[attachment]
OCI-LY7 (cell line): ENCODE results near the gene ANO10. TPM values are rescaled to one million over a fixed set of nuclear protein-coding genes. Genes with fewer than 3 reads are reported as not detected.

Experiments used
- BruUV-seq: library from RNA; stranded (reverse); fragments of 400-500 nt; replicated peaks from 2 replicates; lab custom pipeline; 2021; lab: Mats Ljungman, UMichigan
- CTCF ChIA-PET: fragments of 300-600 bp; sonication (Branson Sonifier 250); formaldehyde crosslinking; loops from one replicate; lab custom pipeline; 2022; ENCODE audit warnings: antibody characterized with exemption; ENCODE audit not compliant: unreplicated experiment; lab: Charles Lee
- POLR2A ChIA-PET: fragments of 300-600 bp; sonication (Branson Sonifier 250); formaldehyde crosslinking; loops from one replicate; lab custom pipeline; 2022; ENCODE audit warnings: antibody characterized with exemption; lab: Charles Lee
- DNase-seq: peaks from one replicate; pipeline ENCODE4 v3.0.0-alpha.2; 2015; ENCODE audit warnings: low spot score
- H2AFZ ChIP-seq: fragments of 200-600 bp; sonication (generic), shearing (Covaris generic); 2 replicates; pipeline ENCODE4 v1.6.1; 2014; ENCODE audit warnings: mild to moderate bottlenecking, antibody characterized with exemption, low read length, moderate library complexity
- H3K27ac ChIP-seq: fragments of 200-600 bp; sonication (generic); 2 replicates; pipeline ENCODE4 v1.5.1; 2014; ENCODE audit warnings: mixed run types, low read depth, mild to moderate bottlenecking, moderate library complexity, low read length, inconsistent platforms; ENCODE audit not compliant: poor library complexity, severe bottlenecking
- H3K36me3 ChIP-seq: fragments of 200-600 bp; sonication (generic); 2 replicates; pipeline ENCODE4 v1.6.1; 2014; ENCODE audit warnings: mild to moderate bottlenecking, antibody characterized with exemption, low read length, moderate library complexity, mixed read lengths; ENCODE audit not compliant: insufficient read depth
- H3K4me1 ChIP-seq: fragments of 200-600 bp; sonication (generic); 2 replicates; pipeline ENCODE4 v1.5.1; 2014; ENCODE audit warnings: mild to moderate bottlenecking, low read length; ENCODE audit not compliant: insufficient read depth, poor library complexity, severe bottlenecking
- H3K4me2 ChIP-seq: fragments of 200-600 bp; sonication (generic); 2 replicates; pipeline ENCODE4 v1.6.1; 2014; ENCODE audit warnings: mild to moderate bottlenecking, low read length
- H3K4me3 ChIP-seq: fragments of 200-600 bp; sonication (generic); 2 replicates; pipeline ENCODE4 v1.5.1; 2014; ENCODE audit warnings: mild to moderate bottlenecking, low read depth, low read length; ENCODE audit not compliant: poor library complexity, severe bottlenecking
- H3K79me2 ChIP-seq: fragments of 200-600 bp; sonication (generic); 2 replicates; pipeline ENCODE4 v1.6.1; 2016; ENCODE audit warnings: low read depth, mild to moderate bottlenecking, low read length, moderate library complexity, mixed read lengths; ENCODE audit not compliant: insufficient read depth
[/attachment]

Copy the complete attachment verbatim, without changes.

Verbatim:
OCI-LY7 (cell line): ENCODE results near the gene ANO10. TPM values are rescaled to one million over a fixed set of nuclear protein-coding genes. Genes with fewer than 3 reads are reported as not detected.

Experiments used
- BruUV-seq: library from RNA; stranded (reverse); fragments of 400-500 nt; replicated peaks from 2 replicates; lab custom pipeline; 2021; lab: Mats Ljungman, UMichigan
- CTCF ChIA-PET: fragments of 300-600 bp; sonication (Branson Sonifier 250); formaldehyde crosslinking; loops from one replicate; lab custom pipeline; 2022; ENCODE audit warnings: antibody characterized with exemption; ENCODE audit not compliant: unreplicated experiment; lab: Charles Lee
- POLR2A ChIA-PET: fragments of 300-600 bp; sonication (Branson Sonifier 250); formaldehyde crosslinking; loops from one replicate; lab custom pipeline; 2022; ENCODE audit warnings: antibody characterized with exemption; lab: Charles Lee
- DNase-seq: peaks from one replicate; pipeline ENCODE4 v3.0.0-alpha.2; 2015; ENCODE audit warnings: low spot score
- H2AFZ ChIP-seq: fragments of 200-600 bp; sonication (generic), shearing (Covaris generic); 2 replicates; pipeline ENCODE4 v1.6.1; 2014; ENCODE audit warnings: mild to moderate bottlenecking, antibody characterized with exemption, low read length, moderate library complexity
- H3K27ac ChIP-seq: fragments of 200-600 bp; sonication (generic); 2 replicates; pipeline ENCODE4 v1.5.1; 2014; ENCODE audit warnings: mixed run types, low read depth, mild to moderate bottlenecking, moderate library complexity, low read length, inconsistent platforms; ENCODE audit not compliant: poor library complexity, severe bottlenecking
- H3K36me3 ChIP-seq: fragments of 200-600 bp; sonication (generic); 2 replicates; pipeline ENCODE4 v1.6.1; 2014; ENCODE audit warnings: mild to moderate bottlenecking, antibody characterized with exemption, low read length, moderate library complexity, mixed read lengths; ENCODE audit not compliant: insufficient read depth
- H3K4me1 ChIP-seq: fragments of 200-600 bp; sonication (generic); 2 replicates; pipeline ENCODE4 v1.5.1; 2014; ENCODE audit warnings: mild to moderate bottlenecking, low read length; ENCODE audit not compliant: insufficient read depth, poor library complexity, severe bottlenecking
- H3K4me2 ChIP-seq: fragments of 200-600 bp; sonication (generic); 2 replicates; pipeline ENCODE4 v1.6.1; 2014; ENCODE audit warnings: mild to moderate bottlenecking, low read length
- H3K4me3 ChIP-seq: fragments of 200-600 bp; sonication (generic); 2 replicates; pipeline ENCODE4 v1.5.1; 2014; ENCODE audit warnings: mild to moderate bottlenecking, low read depth, low read length; ENCODE audit not compliant: poor library complexity, severe bottlenecking
- H3K79me2 ChIP-seq: fragments of 200-600 bp; sonication (generic); 2 replicates; pipeline ENCODE4 v1.6.1; 2016; ENCODE audit warnings: low read depth, mild to moderate bottlenecking, low read length, moderate library complexity, mixed read lengths; ENCODE audit not compliant: insufficient read depth